Fred Ritchin: Challenges and Possibilities of the Digital and AI Revolution – Published by Hot Mirror
HM: You’ve been working on efforts to establish more the line between AI and actual photographs. You’ve created an organization working on that.
FR: Recently we did the Writing with Light campaign with World Press Photo, Magnum Photos, National Press Photographers Association, and others. What we’re saying is, you can’t trust the camera, it’s no more reliable than a pen or a typewriter or a computer for a writer. You have to trust the photographer as the author, that what he or she is photographing is not heavily manipulated, synthetic, or distorted in any substantial way. That’s where our effort has gone.
There are other efforts to put watermarks on pictures, such as that the camera has a cryptographic signature on it — where and when it was taken, any changes made to the image. But to me, if you start registering any changes to an image then you’re giving the reader potentially the right to keep clicking and find every change you made to an image. As a writer, if I do an interview, I’m not going to allow a reader to click and see the entire transcript. You have to trust the integrity of the writer, the editor, the editorial process.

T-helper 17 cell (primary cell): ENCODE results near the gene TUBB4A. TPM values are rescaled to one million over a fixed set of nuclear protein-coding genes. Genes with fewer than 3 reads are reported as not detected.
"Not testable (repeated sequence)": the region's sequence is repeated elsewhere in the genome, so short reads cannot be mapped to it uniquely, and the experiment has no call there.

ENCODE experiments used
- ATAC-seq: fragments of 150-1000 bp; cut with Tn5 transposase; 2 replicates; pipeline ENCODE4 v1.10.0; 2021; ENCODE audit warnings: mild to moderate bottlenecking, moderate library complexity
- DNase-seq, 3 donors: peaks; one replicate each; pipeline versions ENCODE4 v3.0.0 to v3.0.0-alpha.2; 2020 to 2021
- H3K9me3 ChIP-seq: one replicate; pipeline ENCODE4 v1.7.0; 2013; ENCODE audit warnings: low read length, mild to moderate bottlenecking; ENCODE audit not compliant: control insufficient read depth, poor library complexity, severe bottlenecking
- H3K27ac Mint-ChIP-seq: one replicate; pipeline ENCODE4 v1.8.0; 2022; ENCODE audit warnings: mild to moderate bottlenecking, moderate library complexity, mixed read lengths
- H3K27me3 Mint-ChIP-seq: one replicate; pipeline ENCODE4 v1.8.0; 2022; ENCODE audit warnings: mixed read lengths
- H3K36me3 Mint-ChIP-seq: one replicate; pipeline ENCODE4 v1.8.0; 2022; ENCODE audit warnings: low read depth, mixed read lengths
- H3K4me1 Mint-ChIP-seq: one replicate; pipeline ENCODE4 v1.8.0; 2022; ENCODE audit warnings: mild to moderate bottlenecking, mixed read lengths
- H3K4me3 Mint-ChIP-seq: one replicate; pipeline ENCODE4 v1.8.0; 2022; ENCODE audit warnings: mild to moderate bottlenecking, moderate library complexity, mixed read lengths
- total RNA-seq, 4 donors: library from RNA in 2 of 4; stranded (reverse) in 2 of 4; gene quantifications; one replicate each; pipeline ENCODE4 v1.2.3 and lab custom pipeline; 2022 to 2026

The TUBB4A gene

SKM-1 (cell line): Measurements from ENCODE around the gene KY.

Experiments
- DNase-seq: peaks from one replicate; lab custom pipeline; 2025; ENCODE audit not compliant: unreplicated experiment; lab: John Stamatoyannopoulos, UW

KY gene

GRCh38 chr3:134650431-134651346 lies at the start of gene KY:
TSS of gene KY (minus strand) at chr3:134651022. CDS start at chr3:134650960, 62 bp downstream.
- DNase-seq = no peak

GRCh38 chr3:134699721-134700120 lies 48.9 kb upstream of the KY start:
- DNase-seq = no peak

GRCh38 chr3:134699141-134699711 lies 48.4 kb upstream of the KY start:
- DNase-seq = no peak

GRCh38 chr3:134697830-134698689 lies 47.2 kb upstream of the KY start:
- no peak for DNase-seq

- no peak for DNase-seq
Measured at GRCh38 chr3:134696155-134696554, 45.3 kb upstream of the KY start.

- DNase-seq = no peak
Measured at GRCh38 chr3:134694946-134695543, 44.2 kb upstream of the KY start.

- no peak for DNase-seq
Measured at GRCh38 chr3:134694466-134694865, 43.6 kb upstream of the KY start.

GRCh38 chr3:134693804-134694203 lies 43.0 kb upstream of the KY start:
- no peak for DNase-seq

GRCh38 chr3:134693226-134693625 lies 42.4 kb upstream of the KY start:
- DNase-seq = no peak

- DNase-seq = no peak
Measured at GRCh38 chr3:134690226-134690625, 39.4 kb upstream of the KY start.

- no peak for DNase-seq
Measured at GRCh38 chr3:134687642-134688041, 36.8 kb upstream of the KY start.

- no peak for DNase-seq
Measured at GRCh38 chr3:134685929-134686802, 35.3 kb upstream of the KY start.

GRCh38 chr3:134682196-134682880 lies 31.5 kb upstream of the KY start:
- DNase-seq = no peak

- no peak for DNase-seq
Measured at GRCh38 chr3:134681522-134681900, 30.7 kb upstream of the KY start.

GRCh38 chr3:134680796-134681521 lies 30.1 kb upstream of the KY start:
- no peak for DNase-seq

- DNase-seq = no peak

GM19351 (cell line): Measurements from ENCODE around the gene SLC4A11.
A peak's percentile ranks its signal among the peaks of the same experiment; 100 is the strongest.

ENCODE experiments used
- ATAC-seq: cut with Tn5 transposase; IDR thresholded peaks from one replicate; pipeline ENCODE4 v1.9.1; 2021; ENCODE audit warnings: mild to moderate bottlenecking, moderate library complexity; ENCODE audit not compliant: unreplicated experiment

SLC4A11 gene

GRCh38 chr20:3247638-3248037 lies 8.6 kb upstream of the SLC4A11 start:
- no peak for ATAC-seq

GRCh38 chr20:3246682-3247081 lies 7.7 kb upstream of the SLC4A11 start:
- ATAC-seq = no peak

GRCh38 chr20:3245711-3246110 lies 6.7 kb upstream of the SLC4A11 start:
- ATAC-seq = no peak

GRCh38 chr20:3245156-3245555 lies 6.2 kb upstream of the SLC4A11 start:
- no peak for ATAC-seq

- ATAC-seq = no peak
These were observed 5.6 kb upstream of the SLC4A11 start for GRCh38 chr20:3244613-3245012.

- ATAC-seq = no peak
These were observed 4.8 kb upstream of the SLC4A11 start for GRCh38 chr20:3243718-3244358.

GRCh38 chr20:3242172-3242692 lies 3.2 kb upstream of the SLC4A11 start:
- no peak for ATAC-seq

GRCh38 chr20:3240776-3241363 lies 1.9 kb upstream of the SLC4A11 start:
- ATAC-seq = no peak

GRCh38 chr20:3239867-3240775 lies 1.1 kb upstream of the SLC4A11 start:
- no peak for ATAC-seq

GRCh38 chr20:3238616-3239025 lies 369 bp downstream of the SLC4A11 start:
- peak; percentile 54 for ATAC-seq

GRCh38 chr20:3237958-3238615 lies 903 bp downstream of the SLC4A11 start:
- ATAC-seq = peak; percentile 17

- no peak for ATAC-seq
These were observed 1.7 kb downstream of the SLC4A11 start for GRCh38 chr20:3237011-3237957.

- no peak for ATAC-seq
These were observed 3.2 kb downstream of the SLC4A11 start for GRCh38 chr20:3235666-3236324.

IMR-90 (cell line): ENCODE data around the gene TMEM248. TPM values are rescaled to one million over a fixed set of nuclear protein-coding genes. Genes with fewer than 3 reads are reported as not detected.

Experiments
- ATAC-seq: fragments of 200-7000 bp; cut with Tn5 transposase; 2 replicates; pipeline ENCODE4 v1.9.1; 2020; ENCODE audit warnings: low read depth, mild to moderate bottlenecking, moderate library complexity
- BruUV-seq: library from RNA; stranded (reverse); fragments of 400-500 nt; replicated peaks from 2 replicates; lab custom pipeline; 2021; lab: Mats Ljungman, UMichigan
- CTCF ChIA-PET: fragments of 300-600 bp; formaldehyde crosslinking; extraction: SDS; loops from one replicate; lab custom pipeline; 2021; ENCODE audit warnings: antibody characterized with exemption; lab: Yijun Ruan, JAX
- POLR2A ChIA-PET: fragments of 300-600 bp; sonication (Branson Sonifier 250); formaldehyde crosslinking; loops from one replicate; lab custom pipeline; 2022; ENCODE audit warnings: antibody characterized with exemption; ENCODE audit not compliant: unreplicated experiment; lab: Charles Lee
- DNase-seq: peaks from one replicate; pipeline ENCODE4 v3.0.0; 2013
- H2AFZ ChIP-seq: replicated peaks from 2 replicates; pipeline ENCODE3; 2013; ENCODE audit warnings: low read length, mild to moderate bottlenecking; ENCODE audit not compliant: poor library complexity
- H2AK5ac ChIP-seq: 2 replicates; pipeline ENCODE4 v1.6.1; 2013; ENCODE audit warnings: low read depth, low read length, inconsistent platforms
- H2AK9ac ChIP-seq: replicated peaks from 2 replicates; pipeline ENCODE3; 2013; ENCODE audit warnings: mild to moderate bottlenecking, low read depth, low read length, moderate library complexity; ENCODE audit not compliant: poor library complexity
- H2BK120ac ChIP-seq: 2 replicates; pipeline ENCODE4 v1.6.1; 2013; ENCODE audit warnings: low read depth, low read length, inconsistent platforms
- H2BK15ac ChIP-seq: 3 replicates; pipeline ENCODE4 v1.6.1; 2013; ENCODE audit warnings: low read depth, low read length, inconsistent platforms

I think these kinds of cryptographic safeguards, for insurance purposes, forensic purposes, can be very useful. For editors, it can be very reassuring to see that somebody’s GPS says they were in the place they said they were, and so on. But I think above all, we really have to be able to trust the human being, the photographer, to do the right thing.
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